With the navigation disc removed, the Avic-D3 can support a range of audio and videodiscs, including CDs and MP3, WMA, and AAC discs, plus DVD audio, DVD video, and DivX-encoded movies. When playing digital audio, the screen shows a number of useful options for navigating folders and files. With a MP3 or WMA disc playing, the system shows full tag information for folder, album, artist, and track; more information (on genre and year, for example) can be accessed by pushing an information button in the bottom right of the screen when in playback mode. Other large soft buttons enable drivers to play, pause, and skip easily, and a List button displays all the tracks on the current folder six at a time--a feature that we like, as it provides a means of getting to your desired track quickly. When playing DVD audio, the LCD screen displays the disc's browsable still pictures (BSPs) that accompany the music tracks.
The Avic-D3 comes with a built-in MOFSET amplifier, delivering 50Wx4 channels of output. A three-band parametric equalizer lets users customize audio, while a range of preset EQ configurations (including Powerful, Natural, and Vocal) provide appropriate acoustic effect for different audio sources.
Like the Sony CDX-GT610 UI that we reviewed recently, the Avic-D3 comes with an intelligent iPod dock connector as standard. With an iPod hooked up, the touch screen can be used to search for and play tracks. As with compressed audio-format discs, iPod tracks are accompanied by ID3 tag information. Tracks can be listed according to playlist, genre, artist, album, or podcast. A virtual wheel based on the iPod controller design occupies the right-hand side of the screen when an iPod is connected, although it is of limited value as it can be used only to skip forward within a track. For searching between tracks, users have to select their search parameters (playlist, genre, artist, and so on) and scroll through lists of tracks, which are displayed six at a time in alphabetical order. Although the Avic-D3 does have one-touch scrolling (a feature conspicuously absent from Dual XDVD8182), the feature is less than user-friendly, as the names of tracks are not displayed during scrolling, leaving users to estimate how far down the alphabetical list their desired track lies. iPods can also be used to play video via the Avic-D3's LCD screen. For playback of video from iPods, users have to use the player itself to select files.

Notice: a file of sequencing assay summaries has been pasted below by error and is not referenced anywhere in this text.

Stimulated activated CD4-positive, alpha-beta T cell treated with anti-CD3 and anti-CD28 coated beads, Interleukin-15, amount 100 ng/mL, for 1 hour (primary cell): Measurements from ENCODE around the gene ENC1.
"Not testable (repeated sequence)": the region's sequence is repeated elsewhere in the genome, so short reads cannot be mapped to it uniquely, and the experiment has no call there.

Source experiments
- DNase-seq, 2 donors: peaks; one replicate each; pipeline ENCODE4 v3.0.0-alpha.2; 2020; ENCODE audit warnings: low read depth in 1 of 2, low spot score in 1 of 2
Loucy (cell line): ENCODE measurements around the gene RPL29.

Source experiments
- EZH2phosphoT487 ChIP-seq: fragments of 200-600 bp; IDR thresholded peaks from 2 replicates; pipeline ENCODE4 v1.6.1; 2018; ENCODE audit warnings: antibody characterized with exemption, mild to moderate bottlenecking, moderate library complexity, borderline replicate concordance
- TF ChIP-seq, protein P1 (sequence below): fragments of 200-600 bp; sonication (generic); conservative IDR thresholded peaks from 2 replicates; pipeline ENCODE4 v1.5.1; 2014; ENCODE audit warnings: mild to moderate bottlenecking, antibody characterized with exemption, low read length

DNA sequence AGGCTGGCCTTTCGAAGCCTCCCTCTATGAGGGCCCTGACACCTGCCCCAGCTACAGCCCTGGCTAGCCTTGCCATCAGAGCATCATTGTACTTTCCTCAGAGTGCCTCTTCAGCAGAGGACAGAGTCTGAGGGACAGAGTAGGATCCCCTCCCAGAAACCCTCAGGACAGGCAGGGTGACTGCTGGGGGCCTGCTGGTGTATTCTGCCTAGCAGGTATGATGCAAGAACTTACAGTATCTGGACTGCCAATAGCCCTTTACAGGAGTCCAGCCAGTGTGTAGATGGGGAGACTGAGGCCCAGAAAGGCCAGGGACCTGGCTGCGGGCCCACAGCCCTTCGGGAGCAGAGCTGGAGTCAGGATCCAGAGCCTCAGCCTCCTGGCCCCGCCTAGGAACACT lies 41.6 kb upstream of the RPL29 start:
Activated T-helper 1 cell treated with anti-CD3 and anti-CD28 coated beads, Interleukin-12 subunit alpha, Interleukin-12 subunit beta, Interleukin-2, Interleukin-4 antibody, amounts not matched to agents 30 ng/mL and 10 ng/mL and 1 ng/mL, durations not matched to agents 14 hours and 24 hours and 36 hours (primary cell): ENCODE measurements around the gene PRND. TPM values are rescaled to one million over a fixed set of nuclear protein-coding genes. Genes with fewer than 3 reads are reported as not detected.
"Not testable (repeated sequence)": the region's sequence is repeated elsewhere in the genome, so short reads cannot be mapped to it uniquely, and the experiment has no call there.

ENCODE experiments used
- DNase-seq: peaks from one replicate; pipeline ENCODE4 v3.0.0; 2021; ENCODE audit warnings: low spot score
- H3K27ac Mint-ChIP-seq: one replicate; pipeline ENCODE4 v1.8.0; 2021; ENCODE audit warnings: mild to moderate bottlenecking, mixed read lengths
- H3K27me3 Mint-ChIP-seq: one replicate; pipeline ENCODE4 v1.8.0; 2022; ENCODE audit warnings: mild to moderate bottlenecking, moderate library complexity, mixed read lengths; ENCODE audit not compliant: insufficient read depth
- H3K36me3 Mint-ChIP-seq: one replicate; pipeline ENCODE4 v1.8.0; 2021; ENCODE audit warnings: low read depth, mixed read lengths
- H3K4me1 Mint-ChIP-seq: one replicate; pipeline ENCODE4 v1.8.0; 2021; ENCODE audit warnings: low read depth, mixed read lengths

Optional extras on the Avic-D3 include satellite radio (separate tuners are required for either XM or Sirius); and Bluetooth hands-free calling and audio streaming (CD-BTB100 wireless module required). When hooked up to the Bluetooth module, the Avic-D3 can be used to make or receive calls using the touch screen display. Phone numbers can also be stored in the system's internal phone book.
The Pioneer Avic-D3 is an entry-level, all-in-one, in-car system. When fully equipped with all its optional features, the D3 offers an effective and user-friendly navigation interface with real-time traffic and text-to-voice guidance. As an audio-visual media receiver, the Avic-D3 offers an impressive range of playback options; its standard iPod connector is particularly useful for drivers in the digital age.